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Learning Styles & Teaching Strategies

Updated: Dec 22, 2020

Sharing with you an Insight on different learning styles and teaching methods. In this article, we discuss the different learning styles and teaching methods for effective learning outcomes.

I have been asked the question. Is learning the English language easy?

When teaching is done using one style of teaching, with an intention of “One Size Fits All”, learning the English language will be easy for learners whose dominant learning style was used, for others it would be difficult.

What are the learning styles?

Everyone has a dominant learning style depending on the situation. There are eight learning styles. Let’s discuss two of the styles today and the rest will follow in my ensuing blogs.

8 Learning Styles and methods to address them.

1. Visual learners

2. Aural learners

3. Verbal learners

4. Social learners

5. Logical learners

6. Physical and tactile learners

7. Solitary learners

8. Naturalist learners

We’ll now go through each of these in detail.

1. Visual learners

Visual learners retain information more effectively when visual aids, such as, pictures, images, film clips, colors

and diagrams are used. They understand visual data in maps, charts and graphs.

Strategies for teaching visual learners:

  • Use visual aids - most other learners will benefit from visuals as well.

  • Provide visual analogies and metaphors to help with imagery.

  • At times graphics are not easy to use for specific topics, reflect on writing key points as this will provide visual cues.

  • Substitute words for colors and pictures.

  • Ask learners to write down explanations and take notes because by looking at the presentation they visualize what is presented.

  • Highlight the key points using color in text.

  • Avoid using large blocks of text.

  • Use storytelling to help with visualization.

  • Get students to visualize using phrases, such as, "Picture this", "Let's see what you would do."

2. Aural learners

Aural learners respond to sound, music, recordings, rhymes, rhythms etc. They remember conversations well and music causes an emotional response in them.

Strategies for teaching aural learners:

  • Encourage learners to participate in discussions.

  • If reading is required suggest audio books if appropriate.

  • Suggest for them to listen to music as they go over material.

  • Make your training recordings available - this is also helpful for other learning types.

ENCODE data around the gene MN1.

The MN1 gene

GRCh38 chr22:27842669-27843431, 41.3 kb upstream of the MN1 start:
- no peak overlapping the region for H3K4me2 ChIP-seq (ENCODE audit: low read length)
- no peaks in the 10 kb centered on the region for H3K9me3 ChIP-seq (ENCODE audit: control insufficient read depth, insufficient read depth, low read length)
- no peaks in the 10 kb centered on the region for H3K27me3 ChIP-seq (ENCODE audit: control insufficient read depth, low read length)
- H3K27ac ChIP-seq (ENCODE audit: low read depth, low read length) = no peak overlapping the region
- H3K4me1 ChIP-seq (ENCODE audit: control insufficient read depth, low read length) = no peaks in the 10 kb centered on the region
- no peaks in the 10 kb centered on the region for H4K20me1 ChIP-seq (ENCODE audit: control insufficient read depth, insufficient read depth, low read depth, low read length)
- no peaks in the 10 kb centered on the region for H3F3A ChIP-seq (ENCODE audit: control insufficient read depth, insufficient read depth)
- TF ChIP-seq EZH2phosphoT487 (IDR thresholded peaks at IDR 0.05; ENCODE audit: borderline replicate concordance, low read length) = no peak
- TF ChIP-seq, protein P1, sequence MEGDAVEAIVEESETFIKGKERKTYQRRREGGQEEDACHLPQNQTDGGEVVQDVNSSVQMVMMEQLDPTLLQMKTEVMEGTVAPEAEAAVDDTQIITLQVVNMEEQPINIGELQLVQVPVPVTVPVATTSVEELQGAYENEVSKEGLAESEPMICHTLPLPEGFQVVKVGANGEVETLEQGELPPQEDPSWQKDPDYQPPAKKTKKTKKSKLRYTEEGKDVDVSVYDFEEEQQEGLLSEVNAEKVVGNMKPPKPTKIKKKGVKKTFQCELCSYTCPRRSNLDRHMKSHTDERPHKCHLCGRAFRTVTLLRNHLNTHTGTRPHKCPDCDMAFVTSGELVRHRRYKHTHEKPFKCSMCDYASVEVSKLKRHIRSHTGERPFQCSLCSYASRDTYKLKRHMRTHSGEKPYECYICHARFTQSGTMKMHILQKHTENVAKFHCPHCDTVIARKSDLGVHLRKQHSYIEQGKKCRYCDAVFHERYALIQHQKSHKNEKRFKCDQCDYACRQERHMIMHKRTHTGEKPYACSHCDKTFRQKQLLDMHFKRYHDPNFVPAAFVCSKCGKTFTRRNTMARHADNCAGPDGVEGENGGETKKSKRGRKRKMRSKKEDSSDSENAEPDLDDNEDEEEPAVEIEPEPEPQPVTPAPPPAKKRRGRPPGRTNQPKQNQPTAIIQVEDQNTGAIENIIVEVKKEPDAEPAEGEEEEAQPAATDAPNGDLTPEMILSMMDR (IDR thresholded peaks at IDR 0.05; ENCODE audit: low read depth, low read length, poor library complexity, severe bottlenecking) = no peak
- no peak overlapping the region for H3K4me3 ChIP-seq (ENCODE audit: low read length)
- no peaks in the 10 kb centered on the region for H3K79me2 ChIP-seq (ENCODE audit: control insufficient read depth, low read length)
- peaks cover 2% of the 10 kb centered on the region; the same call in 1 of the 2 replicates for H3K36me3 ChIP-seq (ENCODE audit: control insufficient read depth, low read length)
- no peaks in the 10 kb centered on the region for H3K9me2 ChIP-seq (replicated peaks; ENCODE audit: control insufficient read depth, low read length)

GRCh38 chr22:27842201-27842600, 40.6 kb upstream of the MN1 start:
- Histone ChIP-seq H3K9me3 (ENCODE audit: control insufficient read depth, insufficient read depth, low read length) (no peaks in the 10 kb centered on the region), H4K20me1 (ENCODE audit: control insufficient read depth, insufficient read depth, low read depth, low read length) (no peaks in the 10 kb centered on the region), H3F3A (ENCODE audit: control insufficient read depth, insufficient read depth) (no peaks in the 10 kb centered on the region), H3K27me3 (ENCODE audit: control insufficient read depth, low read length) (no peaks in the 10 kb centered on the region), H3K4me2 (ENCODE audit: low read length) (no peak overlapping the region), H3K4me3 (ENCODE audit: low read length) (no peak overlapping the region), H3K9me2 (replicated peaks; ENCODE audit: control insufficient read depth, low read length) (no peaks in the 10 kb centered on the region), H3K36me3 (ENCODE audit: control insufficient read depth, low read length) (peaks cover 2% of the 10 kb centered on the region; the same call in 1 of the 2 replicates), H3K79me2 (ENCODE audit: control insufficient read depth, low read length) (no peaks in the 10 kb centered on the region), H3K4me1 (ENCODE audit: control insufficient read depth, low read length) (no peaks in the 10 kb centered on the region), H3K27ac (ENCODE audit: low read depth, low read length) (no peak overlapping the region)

• Encourage problem-solving aloud.

  • Reread notes back to themselves when they get home.

  • Use mnemonic devices and rhyming.

  • If you are explaining a story, play relevant sounds from your computer.

3. Verbal learners

Verbal learners favor using words and linguistic skills - in speech, reading, writing, listening or speaking. They like word games, puns and rhymes etc. and are often strong public speakers.

Strategies for teaching verbal learners:

  • Verbal teaching and writing activities.

  • Discussions and presentations

  • Use acronyms or mnemonic devices.

  • Get the class to read aloud. Try to get them to read in a varied way rather than in monotone – Try inflection.

  • Role-playing

  • Give them an opportunity to address the class

  • Suggest they reread and rewrite their notes, including summaries.

  • Quizzes to be incorporated in lessons

  • Provide them with lists of key words.

Providing these learners with a combination of information in a variety of verbal ways to assist their learning, for example, they read about a concept, they listen to an audio to support what has been read, then they write notes and finally they partner up with someone and discuss the topic.

4. Social learners

Social learners process information by interacting with and relating to others. They enjoy working with others and are often strong leaders.

Strategies for teaching social learners:

  • Ask them what they think about a concept/topic/idea.

  • Ask them to bounce ideas off of each other and compare their ideas with others'.

  • Allow them to discuss and share stories.

  • Group work.

  • Engage them in a role-play.

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